The B&W P9 Signature are an expensive pair of headphones, with every last penny going towards providing the best acoustic experience possible. They’re not filled to the brim with extra features, instead choosing to offer nothing less than a fantastic level of sound quality, and they shine when given high-quality music to sink their teeth into.
Exceptional level of detail
Clarity across the frequency spectrum
Comfortable for long periods
Lacking in extra features
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Headphones, in some ways, are like wine, and Bowers and Wilkins new P9 Signature are the equivalent of a luxury bottle you’d fork out for at the fanciest of celebrations.
At the budget end of the spectrum you have budget, supermarket own-brand wine. It’s cheap and it gets the job done, but it’ll do so in a clumsy, unrefined way, like cheap headphones that play music with all the subtlety of a bull in a china shop.
Spend a little more and you get a lot more quality quite quickly. Wine loses its harsh edge and gains subtler flavors, and headphones lose their overbearing bass and gain more detail.
[Update: We've been informed that the last pair of P9 Signatures have been shipped to retailers, so if you want to get your hands on these cans, you'll need to snap them up quickly.]
But what happens with both wine and headphones after a certain point is that diminishing returns set in. You’ll see a massive jump in quality between the budget versions and more mid-range offerings, but get into the realm of luxury and the distinctions become much more subtle.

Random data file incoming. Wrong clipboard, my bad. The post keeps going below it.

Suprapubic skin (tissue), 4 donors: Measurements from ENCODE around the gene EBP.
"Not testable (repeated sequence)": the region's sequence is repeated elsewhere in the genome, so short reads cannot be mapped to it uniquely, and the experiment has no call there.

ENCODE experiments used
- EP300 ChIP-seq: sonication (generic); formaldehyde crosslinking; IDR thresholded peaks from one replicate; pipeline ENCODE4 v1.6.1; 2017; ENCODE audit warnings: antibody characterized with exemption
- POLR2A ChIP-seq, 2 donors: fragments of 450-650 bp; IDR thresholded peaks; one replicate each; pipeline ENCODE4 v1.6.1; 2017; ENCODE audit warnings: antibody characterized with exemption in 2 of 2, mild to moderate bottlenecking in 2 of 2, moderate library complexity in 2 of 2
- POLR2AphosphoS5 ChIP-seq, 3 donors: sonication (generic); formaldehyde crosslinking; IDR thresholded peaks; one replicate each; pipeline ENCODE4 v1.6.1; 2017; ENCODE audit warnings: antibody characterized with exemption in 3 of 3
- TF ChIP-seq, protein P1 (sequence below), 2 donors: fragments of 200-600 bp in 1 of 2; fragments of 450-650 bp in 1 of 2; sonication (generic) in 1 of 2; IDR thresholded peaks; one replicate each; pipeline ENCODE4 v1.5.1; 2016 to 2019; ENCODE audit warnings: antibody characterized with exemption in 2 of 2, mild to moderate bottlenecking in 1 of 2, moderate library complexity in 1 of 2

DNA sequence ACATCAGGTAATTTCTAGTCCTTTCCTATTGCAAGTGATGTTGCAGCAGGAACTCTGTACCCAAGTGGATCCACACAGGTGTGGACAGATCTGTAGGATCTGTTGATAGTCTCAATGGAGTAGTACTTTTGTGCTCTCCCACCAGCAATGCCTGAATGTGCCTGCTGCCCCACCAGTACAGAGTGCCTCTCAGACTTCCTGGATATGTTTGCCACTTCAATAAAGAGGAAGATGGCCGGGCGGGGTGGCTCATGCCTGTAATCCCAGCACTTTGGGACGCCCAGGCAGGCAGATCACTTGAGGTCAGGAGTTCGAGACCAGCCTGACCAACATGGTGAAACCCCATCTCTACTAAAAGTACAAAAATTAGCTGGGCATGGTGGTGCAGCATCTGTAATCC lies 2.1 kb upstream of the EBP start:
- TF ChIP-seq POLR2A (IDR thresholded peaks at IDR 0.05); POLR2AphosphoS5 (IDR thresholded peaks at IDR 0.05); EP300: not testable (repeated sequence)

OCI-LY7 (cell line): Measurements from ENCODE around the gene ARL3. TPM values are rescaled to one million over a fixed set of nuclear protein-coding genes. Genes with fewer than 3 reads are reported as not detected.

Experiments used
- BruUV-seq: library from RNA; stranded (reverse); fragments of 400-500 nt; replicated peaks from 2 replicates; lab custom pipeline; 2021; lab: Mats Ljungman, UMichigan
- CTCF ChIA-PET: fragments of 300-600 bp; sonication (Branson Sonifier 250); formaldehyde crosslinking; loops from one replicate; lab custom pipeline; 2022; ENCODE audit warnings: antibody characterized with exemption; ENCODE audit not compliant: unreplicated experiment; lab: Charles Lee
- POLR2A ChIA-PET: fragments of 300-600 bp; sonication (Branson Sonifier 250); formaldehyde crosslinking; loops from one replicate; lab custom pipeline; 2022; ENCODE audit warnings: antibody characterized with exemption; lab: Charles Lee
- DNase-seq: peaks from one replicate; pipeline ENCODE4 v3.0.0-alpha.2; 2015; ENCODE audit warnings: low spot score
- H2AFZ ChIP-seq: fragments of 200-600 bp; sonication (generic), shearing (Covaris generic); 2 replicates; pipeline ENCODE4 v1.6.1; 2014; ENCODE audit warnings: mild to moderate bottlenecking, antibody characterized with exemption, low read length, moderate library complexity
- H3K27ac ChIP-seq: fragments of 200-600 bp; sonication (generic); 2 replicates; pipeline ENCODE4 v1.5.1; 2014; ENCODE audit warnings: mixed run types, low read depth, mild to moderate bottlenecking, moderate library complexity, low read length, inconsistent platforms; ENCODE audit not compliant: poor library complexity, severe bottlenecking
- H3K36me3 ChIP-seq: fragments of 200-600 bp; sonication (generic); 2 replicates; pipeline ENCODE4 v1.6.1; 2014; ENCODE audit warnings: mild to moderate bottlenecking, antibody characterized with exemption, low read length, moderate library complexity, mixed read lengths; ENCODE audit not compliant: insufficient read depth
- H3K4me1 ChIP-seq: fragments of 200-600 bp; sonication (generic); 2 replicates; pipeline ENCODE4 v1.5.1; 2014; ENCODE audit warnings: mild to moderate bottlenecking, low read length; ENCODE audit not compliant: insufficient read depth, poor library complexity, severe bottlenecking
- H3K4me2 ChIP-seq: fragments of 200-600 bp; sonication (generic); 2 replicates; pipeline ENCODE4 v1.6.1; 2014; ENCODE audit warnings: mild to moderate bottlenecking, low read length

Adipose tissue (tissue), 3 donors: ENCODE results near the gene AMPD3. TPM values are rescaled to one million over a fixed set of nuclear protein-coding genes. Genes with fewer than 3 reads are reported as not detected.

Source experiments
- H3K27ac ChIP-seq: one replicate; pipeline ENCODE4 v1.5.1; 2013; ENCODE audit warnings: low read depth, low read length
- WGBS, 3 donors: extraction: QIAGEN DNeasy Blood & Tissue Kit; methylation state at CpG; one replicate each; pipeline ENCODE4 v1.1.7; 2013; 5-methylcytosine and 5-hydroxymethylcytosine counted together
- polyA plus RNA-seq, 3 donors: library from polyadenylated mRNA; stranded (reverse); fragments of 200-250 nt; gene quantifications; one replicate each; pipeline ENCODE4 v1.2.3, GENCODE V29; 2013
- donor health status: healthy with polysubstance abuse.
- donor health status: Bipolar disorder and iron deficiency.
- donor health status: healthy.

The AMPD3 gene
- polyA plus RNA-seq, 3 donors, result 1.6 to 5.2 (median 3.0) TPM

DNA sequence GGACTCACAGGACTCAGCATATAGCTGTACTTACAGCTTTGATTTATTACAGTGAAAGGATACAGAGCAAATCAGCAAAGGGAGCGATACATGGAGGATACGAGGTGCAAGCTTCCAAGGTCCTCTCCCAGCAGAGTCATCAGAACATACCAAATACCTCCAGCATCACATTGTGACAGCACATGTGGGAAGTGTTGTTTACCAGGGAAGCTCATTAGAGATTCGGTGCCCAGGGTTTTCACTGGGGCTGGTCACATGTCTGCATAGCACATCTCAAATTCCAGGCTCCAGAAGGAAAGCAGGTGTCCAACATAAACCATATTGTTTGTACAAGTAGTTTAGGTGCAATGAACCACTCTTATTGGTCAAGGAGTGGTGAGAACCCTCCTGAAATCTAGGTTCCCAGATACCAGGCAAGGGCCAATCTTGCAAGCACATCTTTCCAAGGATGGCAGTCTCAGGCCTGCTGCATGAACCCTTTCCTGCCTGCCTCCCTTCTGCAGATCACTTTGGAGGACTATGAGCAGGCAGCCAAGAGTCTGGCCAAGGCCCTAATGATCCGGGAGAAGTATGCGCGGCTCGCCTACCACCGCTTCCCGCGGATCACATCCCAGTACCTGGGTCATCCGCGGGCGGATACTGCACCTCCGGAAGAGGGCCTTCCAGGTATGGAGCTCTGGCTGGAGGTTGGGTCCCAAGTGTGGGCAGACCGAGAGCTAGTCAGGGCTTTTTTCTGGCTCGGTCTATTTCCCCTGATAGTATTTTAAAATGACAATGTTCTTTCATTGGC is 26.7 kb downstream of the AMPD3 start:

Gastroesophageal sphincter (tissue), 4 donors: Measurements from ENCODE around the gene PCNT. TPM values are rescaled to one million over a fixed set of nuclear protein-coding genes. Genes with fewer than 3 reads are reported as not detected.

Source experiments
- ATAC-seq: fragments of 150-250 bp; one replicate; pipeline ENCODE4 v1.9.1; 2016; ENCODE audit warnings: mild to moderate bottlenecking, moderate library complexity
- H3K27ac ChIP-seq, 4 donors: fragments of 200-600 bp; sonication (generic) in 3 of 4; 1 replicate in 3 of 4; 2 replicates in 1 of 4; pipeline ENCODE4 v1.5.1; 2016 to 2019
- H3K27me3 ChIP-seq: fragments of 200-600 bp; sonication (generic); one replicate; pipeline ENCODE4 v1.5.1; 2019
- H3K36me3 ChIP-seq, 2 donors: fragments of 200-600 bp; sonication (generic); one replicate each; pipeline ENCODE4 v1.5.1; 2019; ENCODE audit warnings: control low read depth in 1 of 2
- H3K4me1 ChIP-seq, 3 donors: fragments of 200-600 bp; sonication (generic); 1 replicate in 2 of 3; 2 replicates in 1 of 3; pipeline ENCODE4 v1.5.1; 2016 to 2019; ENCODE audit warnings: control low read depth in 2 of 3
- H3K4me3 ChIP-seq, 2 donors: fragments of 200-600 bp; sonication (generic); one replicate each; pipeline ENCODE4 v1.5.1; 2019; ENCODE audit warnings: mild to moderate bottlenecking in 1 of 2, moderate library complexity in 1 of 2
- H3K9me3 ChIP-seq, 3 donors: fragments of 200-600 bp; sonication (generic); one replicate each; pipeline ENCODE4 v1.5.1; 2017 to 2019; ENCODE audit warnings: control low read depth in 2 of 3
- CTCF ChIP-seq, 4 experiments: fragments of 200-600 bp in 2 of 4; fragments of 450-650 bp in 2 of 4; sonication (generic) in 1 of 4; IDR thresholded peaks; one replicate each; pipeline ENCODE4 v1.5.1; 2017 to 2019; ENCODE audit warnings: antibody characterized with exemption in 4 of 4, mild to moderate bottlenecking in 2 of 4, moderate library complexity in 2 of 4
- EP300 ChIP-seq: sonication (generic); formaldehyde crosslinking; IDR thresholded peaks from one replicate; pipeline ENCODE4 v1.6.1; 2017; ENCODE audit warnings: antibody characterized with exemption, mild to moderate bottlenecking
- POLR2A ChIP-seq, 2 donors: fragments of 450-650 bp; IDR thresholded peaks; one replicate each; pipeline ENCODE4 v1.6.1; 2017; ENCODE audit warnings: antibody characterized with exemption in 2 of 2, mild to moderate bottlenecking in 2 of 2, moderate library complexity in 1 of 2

Well, that’s the best description we came up with of the Bowers and Wilkins P9 Signature headphones after several months of exhaustive testing.
If you’re looking to spend $899.99 (£699.99/AU$1,400) on a pair of headphones, then there are few others out there that will match the P9 Signatures for detail and acoustic balance – but you should know that you can save yourself money by getting a cheaper pair of cans without too much of a compromise on sound quality.
The B&W P9 Signatures are a simple pair of headphones designed with the single-minded aim of providing a fantastic level of sound quality.
They don’t come with bells and whistles such as wireless connectivity or noise-cancellation. Instead you get a simple pair of headphones that are solidly constructed and should last you for some time.
The one modern flourish B&W has allowed the headphones is an inline remote for controlling your music, but you have the option of removing this by switching out the detachable cable if you want to minimise signal noise.
The cable itself is attached via the same mechanism that we loved on the B&W P7 Wireless headphones. You detach the left magnetic earcup cushion to reveal the cable port, and when reattached the cushion completely hides the plug. It’s a lovely neat solution.
As well as the two cables included, B&W has also promised that a Lightning jack-equipped cable will be coming in the future for iPhone 7 owners lamenting the loss of their 3.5mm jack.
The magnetic ear cushions are a little stiff out of the box, which caused some trouble for our glasses-wearing reviewer, but they softened up after a couple of weeks of use.
Aesthetically we feel the P9 Signatures aren’t quite as stylish as the rest of the B&W lineup, which includes some of the best-looking headphones out there. The P9s, in comparison, look more bulky and plasticky, although this is hardly a deal-breaker.
A final point on the form factor of these headphones is that they’re probably at the edge of what we’d consider portable. There’s a lot of technology built into these cans, and the result is that they’re very bulky, and moderately heavy.
We personally had no trouble using them while out and about, but if you prefer your headphones light and portable then these might not be the pair for you.
Refined and subtle, the B&W P9 Signatures offer a simply stunning level of detail.
Maybe it’s down to the fact that the headband is decoupled from each ear or the angling of the transducer, but all we know is that they sound simply excellent.